There would be a delay of a day or so between jumps in this case, not necessarily from switching but to avoid stress on the jump core and cooling system.  Doing multiple sequential jumps (even with an LF system) risks damage.
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Sir Chaos

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Re: Safe superjump?
« Reply #38 on: 31 August 2019, 16:46:35 »
That's kind of the idea with a DropShip mounted battery system.  Jump, switch over to the next battery ship, and jump again.  Pick up a pre-charged battery ship and drop off the expended one.  Kind of an enhanced command circuit,  without the extra JumpShips.

There would be a delay of a day or so between jumps in this case, not necessarily from switching but to avoid stress on the jump core and cooling system.  Doing multiple sequential jumps (even with an LF system) risks damage.

You´d still need charged dropships waiting in each system; that´s an improvement over a command circuit, but not by all that much - for example it would not help you pass through an enemy system.
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Liam's Ghost

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Re: Safe superjump?
« Reply #39 on: 31 August 2019, 17:23:36 »
The mass of an LF battery is based on the mass of the jumpship. If you could mount them on dropships to function as an external battery, you'd still need a whole bunch of different ships with different batteries to accommodate the wide variety of jumpships out there, and hope you've got enough of the right type of ships in place where you need them to get any benefit.

Would it theoretically be possible to put multiple LF batteries on a jumpship?

It's never been explained why, but canonically you can't put more than one LF battery on a jumpship.
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dgorsman

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Re: Safe superjump?
« Reply #40 on: 31 August 2019, 18:16:08 »
For the battery ship, I would suggest that the weight would be standardized, or maybe a small/heavy paradigm, to get away from the percentage factor.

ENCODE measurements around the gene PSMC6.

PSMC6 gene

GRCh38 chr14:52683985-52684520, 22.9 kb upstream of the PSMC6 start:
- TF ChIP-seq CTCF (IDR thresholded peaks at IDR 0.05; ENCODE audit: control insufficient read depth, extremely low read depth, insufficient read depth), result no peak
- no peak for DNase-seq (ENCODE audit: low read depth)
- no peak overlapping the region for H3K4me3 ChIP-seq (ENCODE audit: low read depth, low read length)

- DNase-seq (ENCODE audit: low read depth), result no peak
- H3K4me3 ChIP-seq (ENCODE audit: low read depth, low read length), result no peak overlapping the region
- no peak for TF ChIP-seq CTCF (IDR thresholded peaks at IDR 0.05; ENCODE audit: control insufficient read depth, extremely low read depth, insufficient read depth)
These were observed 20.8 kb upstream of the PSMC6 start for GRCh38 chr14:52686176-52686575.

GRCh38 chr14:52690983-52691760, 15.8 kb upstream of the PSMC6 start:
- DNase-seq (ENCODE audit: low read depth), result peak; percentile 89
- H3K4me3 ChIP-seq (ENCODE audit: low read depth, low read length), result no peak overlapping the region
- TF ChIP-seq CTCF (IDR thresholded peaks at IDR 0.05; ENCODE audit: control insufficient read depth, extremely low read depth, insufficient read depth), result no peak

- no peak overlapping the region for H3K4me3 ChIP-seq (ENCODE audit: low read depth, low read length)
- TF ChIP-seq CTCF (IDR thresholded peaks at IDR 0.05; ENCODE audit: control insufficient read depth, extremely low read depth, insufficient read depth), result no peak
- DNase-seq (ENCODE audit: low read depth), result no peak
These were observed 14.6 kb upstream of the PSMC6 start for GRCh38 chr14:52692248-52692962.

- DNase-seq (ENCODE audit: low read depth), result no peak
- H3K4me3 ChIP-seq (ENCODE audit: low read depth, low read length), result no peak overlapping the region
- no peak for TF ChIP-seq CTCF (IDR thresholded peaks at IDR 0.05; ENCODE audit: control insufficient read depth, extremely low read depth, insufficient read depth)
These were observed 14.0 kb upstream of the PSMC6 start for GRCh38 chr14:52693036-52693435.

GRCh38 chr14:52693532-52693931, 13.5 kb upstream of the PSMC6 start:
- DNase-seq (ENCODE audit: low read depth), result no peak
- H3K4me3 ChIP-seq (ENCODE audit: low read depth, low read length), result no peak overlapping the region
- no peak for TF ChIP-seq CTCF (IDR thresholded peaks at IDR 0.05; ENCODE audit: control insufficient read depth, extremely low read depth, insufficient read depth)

And yes, it doesn't help that much for travelling through hostile territory if you intend to pick up extras along the way.  But consider a Star Lord with three transports, and three battery ships.  That's potentially 4 jumps in as many days.

Not *quite* the same as a super jump which gets you there in a single jump, bypassing everything.  And not the same as an integral LF drive which can pull off a second jump seconds after the first.
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Ogra_Chief

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Re: Safe superjump?
« Reply #41 on: 01 September 2019, 01:04:59 »
For the battery ship, I would suggest that the weight would be standardized, or maybe a small/heavy paradigm, to get away from the percentage factor.

And yes, it doesn't help that much for travelling through hostile territory if you intend to pick up extras along the way.  But consider a Star Lord with three transports, and three battery ships.  That's potentially 4 jumps in as many days.

Not *quite* the same as a super jump which gets you there in a single jump, bypassing everything.  And not the same as an integral LF drive which can pull off a second jump seconds after the first.

This may be a dumb question, but presumably the 'battery dropship' would need to charge and recharge. So, would the recharging be done via its' own solar sail or recharge station? Or, by other means?

Also, wouldn't the carrying of a battery ship limit the systems use to emergency personnel transport rather than cargo? Similar to a locomotive carrying extra coal cars, rather than simply refilling coal at the next major yard. Seems impractical from a logistics standpoint.

Or, am I off...
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dgorsman

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Re: Safe superjump?
« Reply #42 on: 01 September 2019, 11:55:04 »
Hadn't gotten around to that part yet.  Given the circumstances, using recharge stations would seem the best.  Including a sail would be interesting, but I'm not sure about space.  And they're not exactly intended for independent operation.  Maybe allowing them to charge off a JumpShip's reactor, same as an integral LF battery, perhaps.

If all collars are used for battery ships then yes, there isn't room for DropShips carrying anything else.  Certainly an option for some command circuits.  In the previous example of the Star Lord JumpShip, there's a mix of each for extended operations - sometimes you just need to get there in a hurry, and screw the inconvenience.  Another option for operating in more friendly space is to keep one collar reserved for exchanging with a charged one after each jump.
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Daryk

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Re: Safe superjump?
« Reply #43 on: 01 September 2019, 12:06:36 »
Being that the "Energy Storage Batteries" that Space Stations use for this exact purpose (TacOps, pages 406-407) weigh 100,000 tons, I can't see how you can justify installing them on DropShips.

dgorsman

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Re: Safe superjump?
« Reply #44 on: 01 September 2019, 12:43:57 »
Uhmmm, what?   ???